This weekend, I had an opportunity to spend the day in Eugene. The town is a 2.5-hour escape over the mountains offering a significant change in the seasons.
In Eugene, spring has sprung. And being the gardening enthusiast that I am, the trip provided an early indulgence – a short reprieve from the snow and the cold.
On this occasion, I spent time roaming through greenhouses, walking miles of river trails, and meandering through community gardens.
There were signs of new life all around – seedlings peeking through the warm soil, spring bulbs flaunting their bouquets, and trees carpeted in blossoms. Each encounter shouted, “It’s time to start planting!”
While walking through one of the gardens, I slowed my pace and settled on a moss-covered wooden bench under the canopy of apple trees. I watched the birds bounce between the ground, raised garden beds, and tree branches until I heard this unique cracking sound.
At first, it sounded like pruning shears cutting through bark but then I saw him, a chubby brown squirrel. He jumped from branch to branch, leaving behind a trail of apple blossom petals. He nestled into a cluster of blooms, picked each off the branch, chomped the base of the bud, and tossed the petals. He moved from one limb to the next until he completely decimated a section of the tree. The petals floated like pink and white confetti to the ground.
I watched for a while, and as I watched him, he watched me – a paw full of flowers, he’d look at me, bite off the buds, look at me, make a funny squirrel squeal, drop the petals on the ground, and repeat.
I was curious why squirrels eat the buds but toss the petals. So, I asked an expert – the all-knowing Google and found an interesting response, well actually several but only one was helpful. Evidently, in spring the tree’s sugar accumulates in the buds. The squirrels are drawn to the smell of the sugar, devour the buds, and often damage the branches in their frenzied activity.
Interesting hypothesis, but it could be that this squirrel was just ornery.
I continued to watch for a few more minutes and then headed to my car. I walked through the raining confetti and climbed the brick steps used to bridge the garden with the parking lot. As I reached the car and slid behind the steering wheel, I took one final glance at that little brown squirrel. He flicked his tail, squealed as only a squirrel can, and took a bite off the end of another bud.
The rest of my day was spent in garden store bliss until it was time to grab a light dinner and drive the 2+ hours home.
Over the next few days, I thought about that little squirrel. His actions are the result of his DNA, instincts that help him survive. He’s not concerned about the devastation he causes – apple trees that for a season can’t bear fruit, branches broken from his careless actions. He is driven by the power of his desires, overpowered by his nature.
His behavior is an interesting reflection of our lives.
We are a people driven by our instincts, often oblivious to the havoc we wreak on others, consumed by the desire for power, obsessed by our wants, and frequently overpowered by sin. Yet, unlike the squirrel, we have a path available that leads away from our human natures.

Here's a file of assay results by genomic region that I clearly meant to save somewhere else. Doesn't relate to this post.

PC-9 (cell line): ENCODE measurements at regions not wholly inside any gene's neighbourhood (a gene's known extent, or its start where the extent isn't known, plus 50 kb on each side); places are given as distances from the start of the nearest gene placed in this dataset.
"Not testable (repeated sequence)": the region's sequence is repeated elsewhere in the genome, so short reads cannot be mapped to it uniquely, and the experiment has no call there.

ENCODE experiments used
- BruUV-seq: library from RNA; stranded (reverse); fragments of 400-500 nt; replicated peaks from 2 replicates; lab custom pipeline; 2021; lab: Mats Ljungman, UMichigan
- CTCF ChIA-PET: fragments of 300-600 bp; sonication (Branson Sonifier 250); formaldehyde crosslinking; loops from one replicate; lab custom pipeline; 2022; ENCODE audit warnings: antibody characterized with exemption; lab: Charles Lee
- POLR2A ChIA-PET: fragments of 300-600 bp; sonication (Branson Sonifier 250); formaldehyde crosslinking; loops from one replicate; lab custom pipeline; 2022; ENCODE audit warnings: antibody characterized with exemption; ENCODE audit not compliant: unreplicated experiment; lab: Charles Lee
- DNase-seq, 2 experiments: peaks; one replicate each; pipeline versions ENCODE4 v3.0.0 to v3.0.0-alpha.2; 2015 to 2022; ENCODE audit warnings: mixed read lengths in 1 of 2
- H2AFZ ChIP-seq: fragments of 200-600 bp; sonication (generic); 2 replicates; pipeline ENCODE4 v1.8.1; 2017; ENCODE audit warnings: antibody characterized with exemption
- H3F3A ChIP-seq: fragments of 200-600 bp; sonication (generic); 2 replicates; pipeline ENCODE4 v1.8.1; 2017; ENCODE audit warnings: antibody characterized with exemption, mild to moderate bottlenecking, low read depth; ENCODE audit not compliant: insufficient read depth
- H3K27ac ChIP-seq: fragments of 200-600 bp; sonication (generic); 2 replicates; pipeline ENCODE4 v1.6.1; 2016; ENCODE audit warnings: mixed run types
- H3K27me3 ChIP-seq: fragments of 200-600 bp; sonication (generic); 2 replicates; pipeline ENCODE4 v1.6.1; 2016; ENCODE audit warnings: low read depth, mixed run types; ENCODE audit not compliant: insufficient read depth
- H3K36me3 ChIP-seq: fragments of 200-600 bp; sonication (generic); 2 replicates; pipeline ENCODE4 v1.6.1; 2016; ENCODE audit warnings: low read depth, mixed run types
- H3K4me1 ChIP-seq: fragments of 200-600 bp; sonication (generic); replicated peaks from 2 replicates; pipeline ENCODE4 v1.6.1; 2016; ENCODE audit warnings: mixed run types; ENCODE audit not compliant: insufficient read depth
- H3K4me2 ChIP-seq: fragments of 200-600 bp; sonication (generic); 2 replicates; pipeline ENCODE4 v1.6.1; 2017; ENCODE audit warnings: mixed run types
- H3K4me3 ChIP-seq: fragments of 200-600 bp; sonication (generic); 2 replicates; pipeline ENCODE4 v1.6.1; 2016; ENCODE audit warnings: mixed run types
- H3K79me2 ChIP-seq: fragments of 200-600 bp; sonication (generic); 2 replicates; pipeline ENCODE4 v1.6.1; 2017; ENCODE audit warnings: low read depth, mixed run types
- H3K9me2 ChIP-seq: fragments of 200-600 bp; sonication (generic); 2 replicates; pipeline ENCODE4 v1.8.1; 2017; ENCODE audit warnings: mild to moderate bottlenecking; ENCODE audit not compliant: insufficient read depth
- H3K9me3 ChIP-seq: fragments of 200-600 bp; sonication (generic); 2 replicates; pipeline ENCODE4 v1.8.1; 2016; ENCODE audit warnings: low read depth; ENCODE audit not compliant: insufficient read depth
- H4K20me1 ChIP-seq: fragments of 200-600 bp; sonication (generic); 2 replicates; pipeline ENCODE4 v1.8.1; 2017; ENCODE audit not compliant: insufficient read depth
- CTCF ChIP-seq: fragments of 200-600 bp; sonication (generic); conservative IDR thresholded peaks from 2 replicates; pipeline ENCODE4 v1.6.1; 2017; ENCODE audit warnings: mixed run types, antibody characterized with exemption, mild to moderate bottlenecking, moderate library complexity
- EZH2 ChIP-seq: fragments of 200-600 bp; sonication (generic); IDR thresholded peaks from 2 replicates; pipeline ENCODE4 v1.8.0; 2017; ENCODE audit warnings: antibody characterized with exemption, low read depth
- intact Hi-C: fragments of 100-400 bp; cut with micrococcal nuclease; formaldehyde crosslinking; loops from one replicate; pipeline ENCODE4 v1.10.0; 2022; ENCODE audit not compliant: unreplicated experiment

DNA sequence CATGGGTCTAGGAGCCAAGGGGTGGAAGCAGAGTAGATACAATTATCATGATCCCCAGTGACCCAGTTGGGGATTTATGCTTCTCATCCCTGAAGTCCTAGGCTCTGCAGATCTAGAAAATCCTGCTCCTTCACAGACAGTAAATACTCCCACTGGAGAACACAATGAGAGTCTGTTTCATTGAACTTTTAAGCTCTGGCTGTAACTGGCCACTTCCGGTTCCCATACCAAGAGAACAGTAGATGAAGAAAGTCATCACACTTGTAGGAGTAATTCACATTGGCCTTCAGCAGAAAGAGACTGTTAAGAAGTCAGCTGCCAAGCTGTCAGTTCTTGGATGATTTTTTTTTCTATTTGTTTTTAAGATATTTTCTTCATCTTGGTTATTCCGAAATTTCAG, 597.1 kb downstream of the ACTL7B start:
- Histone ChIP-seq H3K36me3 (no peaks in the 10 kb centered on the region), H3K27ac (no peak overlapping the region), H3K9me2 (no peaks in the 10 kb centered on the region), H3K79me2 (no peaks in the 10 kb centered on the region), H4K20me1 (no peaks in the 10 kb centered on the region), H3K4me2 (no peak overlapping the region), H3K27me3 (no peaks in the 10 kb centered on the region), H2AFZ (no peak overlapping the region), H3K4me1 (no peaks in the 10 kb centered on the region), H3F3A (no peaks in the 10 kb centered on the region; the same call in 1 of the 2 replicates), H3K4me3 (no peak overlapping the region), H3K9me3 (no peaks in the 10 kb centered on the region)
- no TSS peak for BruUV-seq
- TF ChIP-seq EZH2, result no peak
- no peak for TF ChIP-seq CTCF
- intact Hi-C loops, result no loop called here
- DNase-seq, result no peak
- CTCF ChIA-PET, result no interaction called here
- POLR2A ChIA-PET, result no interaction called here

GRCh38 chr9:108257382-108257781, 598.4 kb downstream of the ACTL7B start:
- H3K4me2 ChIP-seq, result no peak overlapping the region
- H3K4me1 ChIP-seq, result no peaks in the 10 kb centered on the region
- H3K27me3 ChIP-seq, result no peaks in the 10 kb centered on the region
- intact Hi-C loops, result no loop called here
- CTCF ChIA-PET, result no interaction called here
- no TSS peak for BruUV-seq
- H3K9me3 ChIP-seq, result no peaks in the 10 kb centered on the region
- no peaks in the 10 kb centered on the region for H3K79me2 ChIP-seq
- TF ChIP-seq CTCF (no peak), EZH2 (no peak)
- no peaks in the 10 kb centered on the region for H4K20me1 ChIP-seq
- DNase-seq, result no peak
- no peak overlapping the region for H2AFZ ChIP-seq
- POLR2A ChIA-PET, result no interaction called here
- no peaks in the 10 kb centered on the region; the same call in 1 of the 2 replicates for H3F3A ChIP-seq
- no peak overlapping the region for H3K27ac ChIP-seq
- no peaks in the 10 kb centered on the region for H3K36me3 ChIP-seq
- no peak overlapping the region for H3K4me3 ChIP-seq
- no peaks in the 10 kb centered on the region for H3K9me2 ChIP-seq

Recently I had an interaction with my husband. I wanted him to see my point of view and agree with my perspective, put another way, I wanted to win the discussion. However, when he held firm to his beliefs, I retreated. Actually, it was more than a mere retreat, I ran back to a childhood that told me disagreement was a “gentle” rejection. Then I took that rejection and meandered through the garden of pride to pick up a little, “I don’t deserve to be treated this way.” And once I landed in the present, the Author of Lies whispered, “You don’t need to put up with this.”
The result of the exchange was broken branches, wounded feelings, and shame rained down like black confetti. There was a chasm where once a bridge joined our hearts.
Yet unlike that squirrel, controlled by his genetics, God offered me a different path, a trail that led to the foot of the cross. And while I stood defiant at its base, I recognized my actions were my head’s defense against my heart’s insecurities. It wasn’t about the righteousness of my perspective or the integrity of my reason, it was about my need to control, to wield my power.
As my husband and I discussed the sequence of events, we began to recognize the behavior, biting the buds, tossing the petals – protecting pride and discarding grace. A squirrel in human form.
I wonder if you have ever been at the crossroads of fighting against your human nature and allowing God’s nature to take root? I think it is a place we will find ourselves revisiting throughout our lives. Thankfully, God offers a solution, found in the book of Psalms.
Oh, the joys of those who do not follow evil men’s advice, who do not hang around with sinners, scoffing at the things of God. But they delight in doing everything God wants them to, and day and night are always meditating on his laws and thinking about ways to follow him more closely. They are like trees along a riverbank bearing luscious fruit each season without fail. Their leaves shall never wither, and all they do shall prosper.
The next time you start feeling that tug towards pride or a push towards self-righteousness, try to remember the lesson that little brown squirrel taught me, following our natural desires leads to destruction – biting the buds and tossing the petals.
You are God’s daughter, and He will give you the strength to overcome your instinctual and learned behaviors, and those unchecked emotions that do not align with His will for your life. He will be with you during all the broken branch moments in your life. You can trust and rest in Him.
You, daughter, are His BeLOVED.